- Women who hadn't smoked for at least five years were 45% less likely to have severe or frequent hot flashes than current smokers (but they were still more likely to have symptoms compared to women who had never smoked).
- Although the effect was strongest if women quit at least five years before the onset of menopause, even women quitting later did have a better outcome than women who continued to smoke.
- Compared with current smokers, women who quit were 37% less likely to have hot flashes and 22% less likely to have frequent or severe symptoms.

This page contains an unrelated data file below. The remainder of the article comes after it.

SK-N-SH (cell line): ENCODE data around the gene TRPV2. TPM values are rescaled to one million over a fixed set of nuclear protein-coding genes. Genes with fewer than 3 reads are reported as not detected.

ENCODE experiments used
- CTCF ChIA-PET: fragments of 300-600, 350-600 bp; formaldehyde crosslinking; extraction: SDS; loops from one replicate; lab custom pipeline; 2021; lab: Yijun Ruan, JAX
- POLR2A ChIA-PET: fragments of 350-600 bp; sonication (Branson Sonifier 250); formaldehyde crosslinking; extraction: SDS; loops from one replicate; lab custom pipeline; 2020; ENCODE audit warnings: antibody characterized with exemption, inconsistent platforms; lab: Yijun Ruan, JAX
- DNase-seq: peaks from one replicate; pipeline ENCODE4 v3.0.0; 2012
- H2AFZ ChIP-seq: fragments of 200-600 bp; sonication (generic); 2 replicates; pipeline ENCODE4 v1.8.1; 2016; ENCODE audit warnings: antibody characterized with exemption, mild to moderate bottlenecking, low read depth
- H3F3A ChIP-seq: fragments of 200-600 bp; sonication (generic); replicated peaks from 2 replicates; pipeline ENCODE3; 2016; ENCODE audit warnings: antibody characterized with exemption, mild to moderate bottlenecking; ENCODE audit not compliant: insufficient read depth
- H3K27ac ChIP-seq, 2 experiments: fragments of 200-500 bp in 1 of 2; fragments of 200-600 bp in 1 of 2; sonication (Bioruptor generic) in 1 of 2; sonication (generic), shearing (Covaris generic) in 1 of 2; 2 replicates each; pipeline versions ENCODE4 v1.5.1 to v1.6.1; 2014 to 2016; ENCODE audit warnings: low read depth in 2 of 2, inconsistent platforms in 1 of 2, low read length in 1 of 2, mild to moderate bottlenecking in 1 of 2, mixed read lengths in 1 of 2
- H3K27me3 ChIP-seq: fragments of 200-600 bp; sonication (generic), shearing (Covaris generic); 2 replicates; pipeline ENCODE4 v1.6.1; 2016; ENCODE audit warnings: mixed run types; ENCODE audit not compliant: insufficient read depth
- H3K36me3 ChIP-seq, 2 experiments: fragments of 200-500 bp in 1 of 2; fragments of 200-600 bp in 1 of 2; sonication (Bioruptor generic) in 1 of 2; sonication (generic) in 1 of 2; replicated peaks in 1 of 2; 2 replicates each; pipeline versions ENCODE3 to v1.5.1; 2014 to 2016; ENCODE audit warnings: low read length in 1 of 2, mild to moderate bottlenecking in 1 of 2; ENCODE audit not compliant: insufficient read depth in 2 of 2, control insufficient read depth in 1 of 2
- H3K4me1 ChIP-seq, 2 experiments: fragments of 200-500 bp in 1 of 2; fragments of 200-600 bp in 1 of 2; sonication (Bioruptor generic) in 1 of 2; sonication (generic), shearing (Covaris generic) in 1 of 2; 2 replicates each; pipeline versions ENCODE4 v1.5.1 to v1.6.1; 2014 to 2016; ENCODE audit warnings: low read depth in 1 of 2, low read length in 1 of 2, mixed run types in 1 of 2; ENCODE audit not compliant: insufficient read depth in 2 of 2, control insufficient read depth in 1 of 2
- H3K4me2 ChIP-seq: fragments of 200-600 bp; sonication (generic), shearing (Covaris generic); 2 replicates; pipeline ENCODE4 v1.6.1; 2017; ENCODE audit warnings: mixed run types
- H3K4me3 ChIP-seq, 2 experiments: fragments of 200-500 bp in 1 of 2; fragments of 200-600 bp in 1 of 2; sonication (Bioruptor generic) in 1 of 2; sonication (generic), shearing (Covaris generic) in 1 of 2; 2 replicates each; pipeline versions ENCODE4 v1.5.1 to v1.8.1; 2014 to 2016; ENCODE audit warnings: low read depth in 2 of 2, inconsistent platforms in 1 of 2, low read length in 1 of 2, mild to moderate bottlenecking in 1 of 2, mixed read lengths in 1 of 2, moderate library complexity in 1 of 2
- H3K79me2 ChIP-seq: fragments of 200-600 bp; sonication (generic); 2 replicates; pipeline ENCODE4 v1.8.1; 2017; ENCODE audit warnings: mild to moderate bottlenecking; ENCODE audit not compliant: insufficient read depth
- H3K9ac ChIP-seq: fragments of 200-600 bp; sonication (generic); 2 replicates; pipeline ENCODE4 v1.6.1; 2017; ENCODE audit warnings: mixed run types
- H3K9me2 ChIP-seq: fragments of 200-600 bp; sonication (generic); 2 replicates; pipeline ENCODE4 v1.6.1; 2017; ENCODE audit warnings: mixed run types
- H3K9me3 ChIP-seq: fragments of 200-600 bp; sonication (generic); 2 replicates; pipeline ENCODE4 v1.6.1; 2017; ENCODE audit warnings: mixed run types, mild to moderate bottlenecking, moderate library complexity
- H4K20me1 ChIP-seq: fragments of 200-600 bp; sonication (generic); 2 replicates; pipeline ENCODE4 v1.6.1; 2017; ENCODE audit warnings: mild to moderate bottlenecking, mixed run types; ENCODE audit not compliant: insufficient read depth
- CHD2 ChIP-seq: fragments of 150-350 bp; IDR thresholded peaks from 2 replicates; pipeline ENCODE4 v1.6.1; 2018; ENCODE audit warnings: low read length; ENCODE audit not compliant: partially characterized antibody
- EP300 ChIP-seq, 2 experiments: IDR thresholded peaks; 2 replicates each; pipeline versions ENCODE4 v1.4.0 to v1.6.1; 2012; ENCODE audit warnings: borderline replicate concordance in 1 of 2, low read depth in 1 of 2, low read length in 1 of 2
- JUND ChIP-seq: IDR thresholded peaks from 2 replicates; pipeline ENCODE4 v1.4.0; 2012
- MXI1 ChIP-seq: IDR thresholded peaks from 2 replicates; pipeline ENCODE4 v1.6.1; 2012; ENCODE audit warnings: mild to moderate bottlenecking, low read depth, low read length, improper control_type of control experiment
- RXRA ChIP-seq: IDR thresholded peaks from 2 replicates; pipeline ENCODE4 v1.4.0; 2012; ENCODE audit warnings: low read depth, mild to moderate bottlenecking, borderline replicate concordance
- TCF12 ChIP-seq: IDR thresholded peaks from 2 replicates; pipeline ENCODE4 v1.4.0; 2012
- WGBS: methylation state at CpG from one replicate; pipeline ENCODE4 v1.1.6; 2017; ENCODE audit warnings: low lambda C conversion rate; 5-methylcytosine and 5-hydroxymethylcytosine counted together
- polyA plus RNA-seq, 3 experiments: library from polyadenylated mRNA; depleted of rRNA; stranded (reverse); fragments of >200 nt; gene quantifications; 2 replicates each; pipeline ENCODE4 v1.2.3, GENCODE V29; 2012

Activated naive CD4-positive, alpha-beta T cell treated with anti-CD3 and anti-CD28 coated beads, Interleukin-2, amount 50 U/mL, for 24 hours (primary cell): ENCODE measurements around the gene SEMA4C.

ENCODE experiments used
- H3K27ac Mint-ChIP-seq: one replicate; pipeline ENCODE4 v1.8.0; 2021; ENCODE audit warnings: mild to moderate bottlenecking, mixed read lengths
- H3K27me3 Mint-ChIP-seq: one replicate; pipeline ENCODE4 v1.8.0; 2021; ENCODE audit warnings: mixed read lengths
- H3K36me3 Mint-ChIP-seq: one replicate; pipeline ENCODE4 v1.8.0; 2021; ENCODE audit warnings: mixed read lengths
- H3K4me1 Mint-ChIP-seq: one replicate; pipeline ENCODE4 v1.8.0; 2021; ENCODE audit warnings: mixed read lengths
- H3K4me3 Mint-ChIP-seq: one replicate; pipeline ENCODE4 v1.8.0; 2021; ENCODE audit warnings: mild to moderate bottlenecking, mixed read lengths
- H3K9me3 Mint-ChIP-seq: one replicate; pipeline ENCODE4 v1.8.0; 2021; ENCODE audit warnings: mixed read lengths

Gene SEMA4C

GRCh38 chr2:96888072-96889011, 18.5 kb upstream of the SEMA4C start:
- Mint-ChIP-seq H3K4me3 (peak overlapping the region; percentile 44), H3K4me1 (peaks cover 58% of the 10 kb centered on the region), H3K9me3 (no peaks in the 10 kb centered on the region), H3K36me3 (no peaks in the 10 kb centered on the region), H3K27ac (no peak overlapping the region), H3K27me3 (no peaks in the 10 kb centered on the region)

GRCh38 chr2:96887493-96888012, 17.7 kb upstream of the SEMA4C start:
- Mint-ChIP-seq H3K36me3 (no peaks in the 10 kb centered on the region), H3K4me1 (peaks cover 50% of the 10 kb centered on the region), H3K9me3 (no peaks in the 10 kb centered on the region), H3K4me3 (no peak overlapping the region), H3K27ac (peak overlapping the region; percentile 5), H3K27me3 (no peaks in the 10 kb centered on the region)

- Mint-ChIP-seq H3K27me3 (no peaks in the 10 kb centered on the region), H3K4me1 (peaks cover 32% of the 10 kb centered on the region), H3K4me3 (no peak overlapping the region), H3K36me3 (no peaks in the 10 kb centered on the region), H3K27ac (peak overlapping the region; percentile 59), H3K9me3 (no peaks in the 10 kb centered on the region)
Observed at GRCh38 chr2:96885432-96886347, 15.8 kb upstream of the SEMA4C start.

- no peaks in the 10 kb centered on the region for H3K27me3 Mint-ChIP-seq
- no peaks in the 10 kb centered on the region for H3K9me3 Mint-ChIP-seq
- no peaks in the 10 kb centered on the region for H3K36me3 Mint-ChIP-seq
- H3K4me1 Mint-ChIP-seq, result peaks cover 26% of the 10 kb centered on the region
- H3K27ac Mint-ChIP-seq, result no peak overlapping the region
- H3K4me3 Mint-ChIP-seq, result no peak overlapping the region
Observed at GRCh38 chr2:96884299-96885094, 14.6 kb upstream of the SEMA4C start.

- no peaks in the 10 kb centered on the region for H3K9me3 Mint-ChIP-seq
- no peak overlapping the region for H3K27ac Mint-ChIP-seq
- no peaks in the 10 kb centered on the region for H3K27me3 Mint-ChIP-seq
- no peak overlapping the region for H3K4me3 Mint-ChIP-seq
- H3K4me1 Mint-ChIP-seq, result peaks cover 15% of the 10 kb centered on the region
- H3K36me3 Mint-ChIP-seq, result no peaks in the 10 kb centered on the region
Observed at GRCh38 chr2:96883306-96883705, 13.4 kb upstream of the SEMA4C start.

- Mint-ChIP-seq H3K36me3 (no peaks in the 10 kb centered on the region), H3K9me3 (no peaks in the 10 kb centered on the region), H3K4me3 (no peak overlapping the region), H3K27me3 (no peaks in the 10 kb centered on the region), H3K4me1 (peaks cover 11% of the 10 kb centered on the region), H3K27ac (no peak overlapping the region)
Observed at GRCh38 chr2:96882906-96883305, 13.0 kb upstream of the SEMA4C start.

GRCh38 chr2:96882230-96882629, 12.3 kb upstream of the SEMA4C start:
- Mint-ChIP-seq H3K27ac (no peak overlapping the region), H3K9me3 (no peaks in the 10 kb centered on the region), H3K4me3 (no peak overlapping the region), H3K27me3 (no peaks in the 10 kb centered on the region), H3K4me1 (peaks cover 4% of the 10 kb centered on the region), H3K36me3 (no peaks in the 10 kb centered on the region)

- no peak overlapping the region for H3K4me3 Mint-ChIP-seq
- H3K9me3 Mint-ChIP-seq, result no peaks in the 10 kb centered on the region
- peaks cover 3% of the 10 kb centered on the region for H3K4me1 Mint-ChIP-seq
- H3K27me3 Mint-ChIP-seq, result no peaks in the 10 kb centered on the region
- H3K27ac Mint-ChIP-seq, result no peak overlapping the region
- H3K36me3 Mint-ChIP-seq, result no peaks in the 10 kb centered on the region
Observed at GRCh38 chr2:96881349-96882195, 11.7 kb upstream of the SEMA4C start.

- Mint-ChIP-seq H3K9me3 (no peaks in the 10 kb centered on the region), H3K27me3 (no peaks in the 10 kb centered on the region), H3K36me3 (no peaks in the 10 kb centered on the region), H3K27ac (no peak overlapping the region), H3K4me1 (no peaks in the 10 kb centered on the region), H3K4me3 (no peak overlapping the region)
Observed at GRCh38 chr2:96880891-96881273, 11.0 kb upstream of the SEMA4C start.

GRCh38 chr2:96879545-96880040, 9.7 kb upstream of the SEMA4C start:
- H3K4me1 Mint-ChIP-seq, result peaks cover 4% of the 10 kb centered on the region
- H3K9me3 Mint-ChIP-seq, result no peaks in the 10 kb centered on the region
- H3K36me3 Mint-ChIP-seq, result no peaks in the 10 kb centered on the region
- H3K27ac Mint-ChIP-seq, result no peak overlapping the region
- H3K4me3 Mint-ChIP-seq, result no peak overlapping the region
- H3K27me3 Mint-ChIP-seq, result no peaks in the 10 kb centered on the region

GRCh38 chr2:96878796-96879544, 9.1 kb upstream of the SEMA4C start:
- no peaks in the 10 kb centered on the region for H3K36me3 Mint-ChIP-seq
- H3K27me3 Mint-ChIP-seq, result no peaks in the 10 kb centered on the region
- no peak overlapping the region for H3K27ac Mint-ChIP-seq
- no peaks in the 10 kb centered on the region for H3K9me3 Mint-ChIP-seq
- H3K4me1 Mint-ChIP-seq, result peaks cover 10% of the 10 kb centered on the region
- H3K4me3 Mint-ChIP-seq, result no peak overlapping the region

- Compared to women who had never smoked, the current smokers were four times more likely to have hot flashes.
- Quitting at least five years before menopause was linked to a 14% reduction in the severity of hot flashes and a 19% reduction in their frequency, compared to quitting more recently.
Take away message: for women, this is just another reason to quit smoking if you haven't already, and although the sooner you quit the better, it's never too late to drop the habit.
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Source: Does quitting smoking decrease the risk of midlife hot flashes? A longitudinal analysis
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